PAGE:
“We’re a normal ISP with a twist,” he says. “We have the same system and service as everyone else, and virtually no busy signals. It’s just that we don’t require a credit card.”
Some prepaid ISPs are getting away from the 800 access numbers so common to prepaid platforms and are moving increasingly toward local PoPs.
According to Shalev, when consumers are used to unlimited minutes at a low cost, offering an expensive 800 access number is prohibitive for the provider. Prepaid CYBER.com in particular has close to 1,700 local access numbers covering 49 states.
Markets: Expanding the Scope
The prepaid market has traditionally been populated with credit-challenged consumers, and prepaid Internet has its share. According to Shalev, there are about 15 million people who have computers with modems but can’t get online because of credit problems.
Although the credit challenged represent a large portion of the prepaid Internet access market, computer ownership is a gating factor. Providers say prepayment appeals to other market segments such as travelers, students, the budget conscious and the privacy seekers. “You’re hitting important expanding markets with this,” says Shalev. It’s really for everyone, not just the credit challenged.”
While prepaid calling card providers often rely on mom-and-pop corner stores as retail outlets for their cards, prepaid Internet providers prefer higher end stores more likely to cater to computer owners. Outlets such as Walgreens and other drugstores would be a more successful distribution channel, says Shalev.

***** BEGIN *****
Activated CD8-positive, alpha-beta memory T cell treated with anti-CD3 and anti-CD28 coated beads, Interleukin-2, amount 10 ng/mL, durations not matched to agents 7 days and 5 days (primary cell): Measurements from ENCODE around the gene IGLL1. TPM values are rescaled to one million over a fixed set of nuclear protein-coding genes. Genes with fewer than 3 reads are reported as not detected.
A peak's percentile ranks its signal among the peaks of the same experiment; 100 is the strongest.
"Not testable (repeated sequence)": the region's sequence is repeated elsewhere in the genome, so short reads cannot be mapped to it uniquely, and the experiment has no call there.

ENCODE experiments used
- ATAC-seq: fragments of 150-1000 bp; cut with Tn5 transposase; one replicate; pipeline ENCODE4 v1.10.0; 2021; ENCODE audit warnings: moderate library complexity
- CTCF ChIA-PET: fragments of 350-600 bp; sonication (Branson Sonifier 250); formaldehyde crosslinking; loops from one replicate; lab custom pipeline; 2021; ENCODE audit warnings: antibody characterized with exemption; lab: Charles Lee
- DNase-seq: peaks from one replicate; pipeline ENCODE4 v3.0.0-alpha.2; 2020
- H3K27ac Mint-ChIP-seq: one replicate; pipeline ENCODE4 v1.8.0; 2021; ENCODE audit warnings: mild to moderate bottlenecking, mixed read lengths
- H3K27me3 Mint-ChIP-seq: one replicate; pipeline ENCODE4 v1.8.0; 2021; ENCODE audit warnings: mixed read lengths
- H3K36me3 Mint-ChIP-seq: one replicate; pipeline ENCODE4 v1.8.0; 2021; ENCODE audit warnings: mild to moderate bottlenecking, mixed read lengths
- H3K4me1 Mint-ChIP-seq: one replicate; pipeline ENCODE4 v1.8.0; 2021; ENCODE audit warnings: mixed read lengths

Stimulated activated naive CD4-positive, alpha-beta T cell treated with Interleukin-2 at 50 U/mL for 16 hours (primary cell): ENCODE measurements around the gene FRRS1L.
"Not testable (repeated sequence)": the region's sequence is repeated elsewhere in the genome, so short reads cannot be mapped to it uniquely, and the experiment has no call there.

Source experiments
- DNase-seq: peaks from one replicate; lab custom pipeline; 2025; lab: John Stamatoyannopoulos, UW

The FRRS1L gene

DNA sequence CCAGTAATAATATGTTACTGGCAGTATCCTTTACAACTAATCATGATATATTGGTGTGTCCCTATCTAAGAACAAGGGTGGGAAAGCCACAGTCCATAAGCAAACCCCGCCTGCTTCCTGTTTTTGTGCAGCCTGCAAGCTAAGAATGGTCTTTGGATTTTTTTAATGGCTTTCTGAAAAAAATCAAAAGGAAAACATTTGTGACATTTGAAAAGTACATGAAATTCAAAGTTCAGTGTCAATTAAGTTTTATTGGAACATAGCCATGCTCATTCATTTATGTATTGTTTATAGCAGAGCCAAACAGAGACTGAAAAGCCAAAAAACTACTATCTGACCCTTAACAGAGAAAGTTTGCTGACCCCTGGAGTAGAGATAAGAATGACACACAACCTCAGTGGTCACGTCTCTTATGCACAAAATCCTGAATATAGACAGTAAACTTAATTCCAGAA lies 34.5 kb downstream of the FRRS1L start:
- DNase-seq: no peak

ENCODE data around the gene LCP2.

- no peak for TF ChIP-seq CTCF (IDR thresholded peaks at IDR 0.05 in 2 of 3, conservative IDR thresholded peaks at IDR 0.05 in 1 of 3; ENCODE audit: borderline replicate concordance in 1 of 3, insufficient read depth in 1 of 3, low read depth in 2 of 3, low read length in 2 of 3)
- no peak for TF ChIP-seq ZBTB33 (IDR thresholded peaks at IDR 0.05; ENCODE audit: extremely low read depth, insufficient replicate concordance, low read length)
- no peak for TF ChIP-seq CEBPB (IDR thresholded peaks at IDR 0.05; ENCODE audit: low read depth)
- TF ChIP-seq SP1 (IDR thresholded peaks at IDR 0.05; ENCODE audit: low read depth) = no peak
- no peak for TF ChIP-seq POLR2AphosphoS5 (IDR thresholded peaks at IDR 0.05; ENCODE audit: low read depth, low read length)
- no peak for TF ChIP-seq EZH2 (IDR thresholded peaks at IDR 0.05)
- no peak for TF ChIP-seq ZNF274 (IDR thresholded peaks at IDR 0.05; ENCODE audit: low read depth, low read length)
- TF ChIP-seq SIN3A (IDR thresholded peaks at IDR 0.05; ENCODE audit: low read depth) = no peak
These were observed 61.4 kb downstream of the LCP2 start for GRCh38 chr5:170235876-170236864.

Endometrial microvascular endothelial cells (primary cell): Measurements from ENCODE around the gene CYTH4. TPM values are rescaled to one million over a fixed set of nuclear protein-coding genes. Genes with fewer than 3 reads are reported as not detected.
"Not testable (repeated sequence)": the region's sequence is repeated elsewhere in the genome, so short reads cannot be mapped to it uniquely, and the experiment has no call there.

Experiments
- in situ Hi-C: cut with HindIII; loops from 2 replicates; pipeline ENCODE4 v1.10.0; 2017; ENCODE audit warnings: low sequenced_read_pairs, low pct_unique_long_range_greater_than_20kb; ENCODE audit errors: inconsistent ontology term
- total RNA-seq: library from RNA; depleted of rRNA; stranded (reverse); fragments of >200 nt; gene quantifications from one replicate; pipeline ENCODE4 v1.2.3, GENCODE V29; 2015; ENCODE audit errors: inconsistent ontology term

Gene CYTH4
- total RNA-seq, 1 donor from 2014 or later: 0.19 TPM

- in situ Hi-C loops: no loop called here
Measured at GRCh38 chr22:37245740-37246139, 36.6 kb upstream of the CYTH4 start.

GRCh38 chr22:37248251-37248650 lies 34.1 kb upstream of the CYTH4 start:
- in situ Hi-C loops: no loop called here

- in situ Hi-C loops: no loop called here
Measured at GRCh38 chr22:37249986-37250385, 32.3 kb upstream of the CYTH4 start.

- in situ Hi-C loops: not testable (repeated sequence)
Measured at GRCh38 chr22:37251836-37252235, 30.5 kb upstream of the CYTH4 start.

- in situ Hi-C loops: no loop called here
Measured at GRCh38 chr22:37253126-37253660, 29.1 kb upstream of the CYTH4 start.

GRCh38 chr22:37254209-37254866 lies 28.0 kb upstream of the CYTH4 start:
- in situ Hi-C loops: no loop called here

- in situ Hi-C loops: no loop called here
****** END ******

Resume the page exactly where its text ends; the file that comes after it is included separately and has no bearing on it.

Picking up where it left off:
Month-to-month access allows the consumer to try before they buy, but it also appeals to people who prefer to do business without commitments, he adds. Avoiding a year contract with monthly credit card charges attached is attractive to many consumers.
This “no-strings” option also offers consumers anonymity. Because prepaid access can be sold for cash in a retail environment, it’s virtually untraceable, says Shalev. “Prepaid ISP generally requires no information about the user.”
Travelers and students make up another important market. Wired travelers have few choices: America Online Inc.
(www.aol.com) is one of the very few ISPs that allows access outside of a home area, says Schultz. Also, travelers often contend with high hotel surcharges, making dialing a long-distance access number unpleasant.
College students, the majority of whom could be said to travel at least nine months out of the year, also are target consumers. Students attending schools that do not
provide free access can benefit from the Internet’s research capabilities without
getting roped into a yearlong commitment or having to use a credit card.
“This is more of a ‘control pay’ option,” says Bryant. “Let’s say my daughter or son is off to college. Instead of giving them control over a credit card, we’ll just prepay it. Or if I’m traveling and I just need remote access for a short period of time, this is perfect.”
Prepaid Internet is making inroads outside the United States, too.
That success is somewhat a function of the traveler market, says Shultz. “For instance, Bahrain is the home of the American fleet. There are a lot of British and American tourists as well as people from Saudi and other places in the Middle East. So we’re able to offer prepaid Internet in retail outlets with great success.”